Most of us take for granted that everyday cuts, nicks and scrapes will heal without incident. But, for some people, wounds resist healing and pose a major health threat. These chronic wounds require special treatment and care to avoid serious infection, amputation or even death.
In the U.S., chronic wounds affect 6.5 million people, according to a study published in Wound Repair and Regeneration. Chronic wounds cost more than $25 billion annually to treat, a figure expected to balloon as the population ages, health care costs rise, and the incidence of diabetes and obesity continues to grow.
Local Wound Care Available
The opening of the Wound Care Center at Los Alamitos Medical Center makes advanced wound care available locally.
“Any wound can become chronic if it doesn’t heal properly,” says manager Elise Parsons, R.N. For example, a surgical wound may not heal properly for certain patients because of nutritional problems, medications, or other health issues such as high blood pressure, high cholesterol or sickle cell anemia. A wound is considered chronic if it takes longer than normal to heal, doesn’t heal completely, or recurs.
People with diabetes and vascular disease are particularly prone to chronic wounds. Diabetes can lead to nerve damage, or neuropathy, that results in a loss of sensation in the feet. People who have neuropathy may not feel a crack, callus or other wound on the foot, and it can become ulcerated. Each year, an estimated 2 to 3 percent of people with diabetes develop a chronic wound, with up to 15 percent developing such a wound over their lifetime, according to a study in the journal Wounds.
Peripheral artery disease, blood clots, or other vascular problems can also produce chronic wounds in the legs or feet. Slow or insufficient circulation makes it harder for wounds to heal. In addition, those who are bedbound or use a wheelchair risk developing pressure wounds. These wounds are caused by lying or sitting on an area of the body for too long, compressing the skin against the bone to the point that the skin dies. The National Nursing Home Survey of 2004 said approximately 11 percent of nursing home patients develop pressure wounds.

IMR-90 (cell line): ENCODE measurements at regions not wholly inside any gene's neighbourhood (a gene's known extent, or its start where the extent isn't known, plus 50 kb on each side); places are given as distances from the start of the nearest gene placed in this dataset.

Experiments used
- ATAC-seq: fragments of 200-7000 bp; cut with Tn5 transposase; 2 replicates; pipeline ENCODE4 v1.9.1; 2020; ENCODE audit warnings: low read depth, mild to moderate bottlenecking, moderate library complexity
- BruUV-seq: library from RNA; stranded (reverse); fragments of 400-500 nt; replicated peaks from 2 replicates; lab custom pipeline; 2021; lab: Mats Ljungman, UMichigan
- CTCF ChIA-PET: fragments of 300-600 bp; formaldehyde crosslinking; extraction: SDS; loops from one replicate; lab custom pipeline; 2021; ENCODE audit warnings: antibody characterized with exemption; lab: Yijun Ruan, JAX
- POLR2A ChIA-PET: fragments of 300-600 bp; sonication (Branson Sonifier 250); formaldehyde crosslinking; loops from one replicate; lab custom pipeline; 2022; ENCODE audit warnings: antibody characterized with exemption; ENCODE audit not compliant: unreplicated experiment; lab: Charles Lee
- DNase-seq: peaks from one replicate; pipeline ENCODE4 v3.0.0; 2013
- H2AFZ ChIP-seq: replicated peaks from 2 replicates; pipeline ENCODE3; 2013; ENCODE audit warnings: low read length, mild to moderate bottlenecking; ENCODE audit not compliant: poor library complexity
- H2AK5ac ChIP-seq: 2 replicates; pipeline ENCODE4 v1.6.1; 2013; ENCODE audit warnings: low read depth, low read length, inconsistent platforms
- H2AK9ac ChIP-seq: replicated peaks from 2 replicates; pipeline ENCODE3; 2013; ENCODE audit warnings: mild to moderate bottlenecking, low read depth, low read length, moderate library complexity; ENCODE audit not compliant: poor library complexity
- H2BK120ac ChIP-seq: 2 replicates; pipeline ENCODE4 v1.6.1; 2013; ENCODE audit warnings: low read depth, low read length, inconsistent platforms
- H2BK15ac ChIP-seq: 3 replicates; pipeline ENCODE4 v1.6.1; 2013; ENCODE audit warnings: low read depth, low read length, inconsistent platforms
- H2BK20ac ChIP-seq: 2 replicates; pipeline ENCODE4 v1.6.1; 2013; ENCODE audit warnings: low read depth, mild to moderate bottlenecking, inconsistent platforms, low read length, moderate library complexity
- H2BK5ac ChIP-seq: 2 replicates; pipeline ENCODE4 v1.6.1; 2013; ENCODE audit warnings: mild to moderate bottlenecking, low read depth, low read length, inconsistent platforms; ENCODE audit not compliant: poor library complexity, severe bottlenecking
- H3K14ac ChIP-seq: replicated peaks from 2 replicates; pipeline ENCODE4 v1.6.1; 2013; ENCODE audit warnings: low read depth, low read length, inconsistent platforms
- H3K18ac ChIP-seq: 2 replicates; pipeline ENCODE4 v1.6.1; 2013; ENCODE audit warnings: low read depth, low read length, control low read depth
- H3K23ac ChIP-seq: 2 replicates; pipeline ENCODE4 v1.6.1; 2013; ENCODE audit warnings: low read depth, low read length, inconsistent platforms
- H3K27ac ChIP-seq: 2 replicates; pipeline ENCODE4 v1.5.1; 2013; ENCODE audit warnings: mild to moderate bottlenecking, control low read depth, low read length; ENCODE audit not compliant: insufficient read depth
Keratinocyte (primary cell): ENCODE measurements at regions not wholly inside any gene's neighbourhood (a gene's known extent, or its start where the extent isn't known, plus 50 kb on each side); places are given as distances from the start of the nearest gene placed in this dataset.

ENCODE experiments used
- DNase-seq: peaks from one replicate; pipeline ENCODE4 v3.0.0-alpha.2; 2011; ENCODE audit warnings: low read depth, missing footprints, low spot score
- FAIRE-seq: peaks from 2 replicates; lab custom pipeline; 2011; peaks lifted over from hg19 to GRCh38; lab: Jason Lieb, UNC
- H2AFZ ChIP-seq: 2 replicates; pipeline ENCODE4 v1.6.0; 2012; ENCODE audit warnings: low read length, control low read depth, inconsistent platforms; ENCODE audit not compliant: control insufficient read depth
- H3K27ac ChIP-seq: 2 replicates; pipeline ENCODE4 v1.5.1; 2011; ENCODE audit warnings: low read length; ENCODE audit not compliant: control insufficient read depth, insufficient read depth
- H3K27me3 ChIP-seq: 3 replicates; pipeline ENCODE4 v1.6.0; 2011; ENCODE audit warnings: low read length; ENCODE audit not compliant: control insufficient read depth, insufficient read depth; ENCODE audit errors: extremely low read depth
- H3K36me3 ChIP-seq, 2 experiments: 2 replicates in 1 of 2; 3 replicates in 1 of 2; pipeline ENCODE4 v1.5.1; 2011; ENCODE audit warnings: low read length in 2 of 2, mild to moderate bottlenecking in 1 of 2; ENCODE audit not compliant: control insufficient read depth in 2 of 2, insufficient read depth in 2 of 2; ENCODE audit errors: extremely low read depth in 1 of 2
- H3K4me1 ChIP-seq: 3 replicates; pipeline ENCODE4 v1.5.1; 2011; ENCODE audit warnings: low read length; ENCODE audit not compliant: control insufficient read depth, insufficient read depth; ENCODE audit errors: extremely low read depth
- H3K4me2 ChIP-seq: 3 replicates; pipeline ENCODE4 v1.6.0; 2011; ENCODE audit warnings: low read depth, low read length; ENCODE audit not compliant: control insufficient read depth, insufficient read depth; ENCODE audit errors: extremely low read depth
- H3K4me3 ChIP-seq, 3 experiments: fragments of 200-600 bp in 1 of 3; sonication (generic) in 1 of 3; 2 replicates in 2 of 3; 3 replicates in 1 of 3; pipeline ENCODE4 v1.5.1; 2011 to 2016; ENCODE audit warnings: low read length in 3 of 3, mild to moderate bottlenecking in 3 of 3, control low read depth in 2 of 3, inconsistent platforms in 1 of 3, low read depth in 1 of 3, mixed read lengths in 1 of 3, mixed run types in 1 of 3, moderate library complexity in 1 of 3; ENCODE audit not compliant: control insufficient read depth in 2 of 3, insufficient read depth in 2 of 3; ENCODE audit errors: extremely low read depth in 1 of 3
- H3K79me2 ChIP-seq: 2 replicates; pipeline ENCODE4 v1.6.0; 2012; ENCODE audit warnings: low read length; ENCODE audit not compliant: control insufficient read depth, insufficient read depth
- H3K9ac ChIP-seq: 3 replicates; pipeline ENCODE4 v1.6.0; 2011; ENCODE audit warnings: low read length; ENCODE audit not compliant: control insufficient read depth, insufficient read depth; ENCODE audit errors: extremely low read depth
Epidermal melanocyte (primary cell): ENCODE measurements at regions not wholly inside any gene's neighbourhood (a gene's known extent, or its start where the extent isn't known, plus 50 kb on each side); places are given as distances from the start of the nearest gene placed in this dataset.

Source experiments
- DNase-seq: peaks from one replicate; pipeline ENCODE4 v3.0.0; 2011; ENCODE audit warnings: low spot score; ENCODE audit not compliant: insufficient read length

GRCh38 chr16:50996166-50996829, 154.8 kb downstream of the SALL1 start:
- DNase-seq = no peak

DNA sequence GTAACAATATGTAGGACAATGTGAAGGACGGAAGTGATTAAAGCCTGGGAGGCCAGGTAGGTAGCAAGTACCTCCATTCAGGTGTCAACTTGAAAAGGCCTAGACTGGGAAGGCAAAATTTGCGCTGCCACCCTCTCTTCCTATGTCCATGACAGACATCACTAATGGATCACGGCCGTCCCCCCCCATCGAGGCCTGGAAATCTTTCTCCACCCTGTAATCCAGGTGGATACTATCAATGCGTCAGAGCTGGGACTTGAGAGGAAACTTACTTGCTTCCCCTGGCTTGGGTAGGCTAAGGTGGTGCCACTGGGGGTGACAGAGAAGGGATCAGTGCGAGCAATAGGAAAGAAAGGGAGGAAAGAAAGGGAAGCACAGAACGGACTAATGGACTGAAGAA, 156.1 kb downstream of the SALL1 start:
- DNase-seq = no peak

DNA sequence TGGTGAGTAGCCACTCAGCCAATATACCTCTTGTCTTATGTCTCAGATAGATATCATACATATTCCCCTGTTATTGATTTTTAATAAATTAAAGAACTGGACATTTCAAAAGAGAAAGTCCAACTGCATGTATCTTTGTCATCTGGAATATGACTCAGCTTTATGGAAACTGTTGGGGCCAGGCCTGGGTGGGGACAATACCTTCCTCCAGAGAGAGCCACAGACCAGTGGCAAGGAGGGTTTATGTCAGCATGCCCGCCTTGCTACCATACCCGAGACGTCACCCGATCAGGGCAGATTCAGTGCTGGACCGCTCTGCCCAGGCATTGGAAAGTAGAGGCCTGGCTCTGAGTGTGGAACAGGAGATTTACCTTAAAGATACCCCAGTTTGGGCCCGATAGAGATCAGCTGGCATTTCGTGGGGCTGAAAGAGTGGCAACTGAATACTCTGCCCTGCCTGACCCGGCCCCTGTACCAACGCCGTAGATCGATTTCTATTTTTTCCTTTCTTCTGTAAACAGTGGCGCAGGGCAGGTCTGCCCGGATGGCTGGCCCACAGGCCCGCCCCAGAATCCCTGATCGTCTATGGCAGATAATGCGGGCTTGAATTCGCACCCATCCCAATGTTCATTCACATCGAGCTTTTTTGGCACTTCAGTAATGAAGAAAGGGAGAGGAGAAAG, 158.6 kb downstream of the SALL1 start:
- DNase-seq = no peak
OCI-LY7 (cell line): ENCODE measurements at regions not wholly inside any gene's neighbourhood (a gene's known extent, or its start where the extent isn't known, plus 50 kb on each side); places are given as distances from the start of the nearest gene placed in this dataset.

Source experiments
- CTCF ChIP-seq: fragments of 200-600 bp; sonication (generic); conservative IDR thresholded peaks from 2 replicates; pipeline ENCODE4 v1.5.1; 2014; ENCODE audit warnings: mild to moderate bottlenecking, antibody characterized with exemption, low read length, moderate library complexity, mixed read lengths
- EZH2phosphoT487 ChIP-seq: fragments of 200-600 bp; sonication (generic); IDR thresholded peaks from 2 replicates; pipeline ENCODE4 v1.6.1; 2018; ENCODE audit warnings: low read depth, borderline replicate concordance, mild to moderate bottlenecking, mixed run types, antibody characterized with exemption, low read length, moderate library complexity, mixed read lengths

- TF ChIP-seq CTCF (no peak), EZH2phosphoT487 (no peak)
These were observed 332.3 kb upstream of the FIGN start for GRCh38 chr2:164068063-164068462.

Accident, Trauma Can Produce Chronic Wounds
A crush injury, which occurs when a part of the body is subjected to extreme force or pressure, may also require advanced wound care. A finger caught in a door is an example of a minor crush injury. More serious crush injuries severely damage the tissues, organs, muscles and bones beneath the skin, and must be carefully treated to avoid permanent damage.
Treatment for a chronic wound may involve several approaches, one of which is cleaning the wound and removing dead skin in a process called debridement. Special antimicrobial dressings can clear chronic wound infection, promote healing and reduce scarring. Other treatments include total contact casts, often used to take the weight off foot ulcers in people with diabetes. “The cast offloads the weight and allows much better healing,” Parsons notes. Preemptive wound treatment helps preserve limbs, she says, reducing the need for amputation.
Tissue engineering and biotechnology advances have led to the development of skin substitutes, which may also be used to treat chronic wounds. “For wounds that meet certain criteria, we can use these substitutes to help the wound close faster,” Parsons says.
Hyperbaric oxygen therapy, or HBOT, is also used to treat and manage chronic wounds. With HBOT, patients breathe 100 percent oxygen in a pressurized chamber. Under pressure, the oxygen dissolves into all body fluids, not just red blood cells, and is diffused throughout the body.
HBOT is used to treat complex diabetic foot ulcers, bone infections and radionecrosis, which is damage to bone or tissue caused by radiation therapy. In cases of necrotizing fasciitis, a rare bacterial infection sometimes called “flesh-eating bacteria,” HBOT can inhibit the spread of the potentially deadly bacteria. Muppets creator Jim Henson died in 1990 when a strep infection led to necrotizing fasciitis.
Take Care of Your Skin
Parsons says she reminds patients that skin is the body’s largest organ. Every medication taken and every bit of food eaten affects the skin, she says: “Treating chronic wounds involves more than just the wound. We look at all impediments to healing. Sometimes that can be nutritional factors. In other patients, we need to look at their lifestyle and see if we can get them moving more.”